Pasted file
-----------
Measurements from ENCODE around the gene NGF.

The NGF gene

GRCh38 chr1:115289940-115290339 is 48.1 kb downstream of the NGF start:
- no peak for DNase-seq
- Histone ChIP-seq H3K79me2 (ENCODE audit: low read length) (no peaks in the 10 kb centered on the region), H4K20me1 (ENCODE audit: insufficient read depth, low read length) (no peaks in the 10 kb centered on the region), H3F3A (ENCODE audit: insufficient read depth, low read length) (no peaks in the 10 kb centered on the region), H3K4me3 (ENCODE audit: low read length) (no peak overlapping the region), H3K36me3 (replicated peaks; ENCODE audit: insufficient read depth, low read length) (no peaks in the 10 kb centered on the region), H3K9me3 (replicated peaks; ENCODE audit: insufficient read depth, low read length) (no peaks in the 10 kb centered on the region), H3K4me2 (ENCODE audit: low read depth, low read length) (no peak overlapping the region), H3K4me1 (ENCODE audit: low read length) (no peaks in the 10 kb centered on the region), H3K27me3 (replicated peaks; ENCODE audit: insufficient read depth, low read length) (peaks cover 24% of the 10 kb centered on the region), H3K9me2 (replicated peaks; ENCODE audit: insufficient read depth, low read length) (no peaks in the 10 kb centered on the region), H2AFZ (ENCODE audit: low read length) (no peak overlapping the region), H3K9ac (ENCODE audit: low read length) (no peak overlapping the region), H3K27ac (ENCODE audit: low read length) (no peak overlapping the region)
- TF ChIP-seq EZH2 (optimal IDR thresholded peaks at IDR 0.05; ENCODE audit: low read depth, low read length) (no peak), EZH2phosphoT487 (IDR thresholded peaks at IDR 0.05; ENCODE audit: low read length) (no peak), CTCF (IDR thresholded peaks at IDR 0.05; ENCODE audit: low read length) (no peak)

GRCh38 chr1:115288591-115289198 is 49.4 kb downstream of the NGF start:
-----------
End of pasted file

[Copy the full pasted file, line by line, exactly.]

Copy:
Measurements from ENCODE around the gene NGF.

The NGF gene

GRCh38 chr1:115289940-115290339 is 48.1 kb downstream of the NGF start:
- no peak for DNase-seq
- Histone ChIP-seq H3K79me2 (ENCODE audit: low read length) (no peaks in the 10 kb centered on the region), H4K20me1 (ENCODE audit: insufficient read depth, low read length) (no peaks in the 10 kb centered on the region), H3F3A (ENCODE audit: insufficient read depth, low read length) (no peaks in the 10 kb centered on the region), H3K4me3 (ENCODE audit: low read length) (no peak overlapping the region), H3K36me3 (replicated peaks; ENCODE audit: insufficient read depth, low read length) (no peaks in the 10 kb centered on the region), H3K9me3 (replicated peaks; ENCODE audit: insufficient read depth, low read length) (no peaks in the 10 kb centered on the region), H3K4me2 (ENCODE audit: low read depth, low read length) (no peak overlapping the region), H3K4me1 (ENCODE audit: low read length) (no peaks in the 10 kb centered on the region), H3K27me3 (replicated peaks; ENCODE audit: insufficient read depth, low read length) (peaks cover 24% of the 10 kb centered on the region), H3K9me2 (replicated peaks; ENCODE audit: insufficient read depth, low read length) (no peaks in the 10 kb centered on the region), H2AFZ (ENCODE audit: low read length) (no peak overlapping the region), H3K9ac (ENCODE audit: low read length) (no peak overlapping the region), H3K27ac (ENCODE audit: low read length) (no peak overlapping the region)
- TF ChIP-seq EZH2 (optimal IDR thresholded peaks at IDR 0.05; ENCODE audit: low read depth, low read length) (no peak), EZH2phosphoT487 (IDR thresholded peaks at IDR 0.05; ENCODE audit: low read length) (no peak), CTCF (IDR thresholded peaks at IDR 0.05; ENCODE audit: low read length) (no peak)

GRCh38 chr1:115288591-115289198 is 49.4 kb downstream of the NGF start: